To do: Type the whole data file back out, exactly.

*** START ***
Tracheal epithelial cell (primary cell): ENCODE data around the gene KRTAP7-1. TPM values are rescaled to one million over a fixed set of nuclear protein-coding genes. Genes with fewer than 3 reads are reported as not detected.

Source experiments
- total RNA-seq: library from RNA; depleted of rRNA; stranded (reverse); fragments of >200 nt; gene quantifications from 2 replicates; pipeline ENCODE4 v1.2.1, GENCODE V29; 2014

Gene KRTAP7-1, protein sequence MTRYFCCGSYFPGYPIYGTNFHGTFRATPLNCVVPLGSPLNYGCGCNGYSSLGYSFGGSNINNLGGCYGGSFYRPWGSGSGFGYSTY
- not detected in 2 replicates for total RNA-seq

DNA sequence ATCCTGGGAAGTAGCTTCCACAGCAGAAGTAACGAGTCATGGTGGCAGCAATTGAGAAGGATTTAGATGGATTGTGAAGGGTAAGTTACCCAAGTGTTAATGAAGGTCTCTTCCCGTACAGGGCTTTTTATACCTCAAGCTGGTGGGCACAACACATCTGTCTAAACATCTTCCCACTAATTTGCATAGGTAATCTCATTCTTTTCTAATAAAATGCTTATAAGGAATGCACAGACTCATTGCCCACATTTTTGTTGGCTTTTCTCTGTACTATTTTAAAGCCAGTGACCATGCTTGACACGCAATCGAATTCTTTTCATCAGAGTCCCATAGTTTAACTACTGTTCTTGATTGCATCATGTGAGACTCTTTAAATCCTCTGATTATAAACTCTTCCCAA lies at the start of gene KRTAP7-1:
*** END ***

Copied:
Tracheal epithelial cell (primary cell): ENCODE data around the gene KRTAP7-1. TPM values are rescaled to one million over a fixed set of nuclear protein-coding genes. Genes with fewer than 3 reads are reported as not detected.

Source experiments
- total RNA-seq: library from RNA; depleted of rRNA; stranded (reverse); fragments of >200 nt; gene quantifications from 2 replicates; pipeline ENCODE4 v1.2.1, GENCODE V29; 2014

Gene KRTAP7-1, protein sequence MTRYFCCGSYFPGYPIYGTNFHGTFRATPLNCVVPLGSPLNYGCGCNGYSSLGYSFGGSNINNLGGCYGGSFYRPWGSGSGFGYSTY
- not detected in 2 replicates for total RNA-seq

DNA sequence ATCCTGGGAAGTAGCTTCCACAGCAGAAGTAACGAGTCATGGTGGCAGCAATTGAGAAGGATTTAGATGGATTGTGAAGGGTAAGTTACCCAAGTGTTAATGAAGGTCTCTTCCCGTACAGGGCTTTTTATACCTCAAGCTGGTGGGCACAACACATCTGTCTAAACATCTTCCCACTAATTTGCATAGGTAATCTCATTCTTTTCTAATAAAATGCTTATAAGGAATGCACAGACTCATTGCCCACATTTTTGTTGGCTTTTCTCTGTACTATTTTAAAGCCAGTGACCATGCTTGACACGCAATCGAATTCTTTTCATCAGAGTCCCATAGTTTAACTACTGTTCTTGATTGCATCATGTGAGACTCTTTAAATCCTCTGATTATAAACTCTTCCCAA lies at the start of gene KRTAP7-1: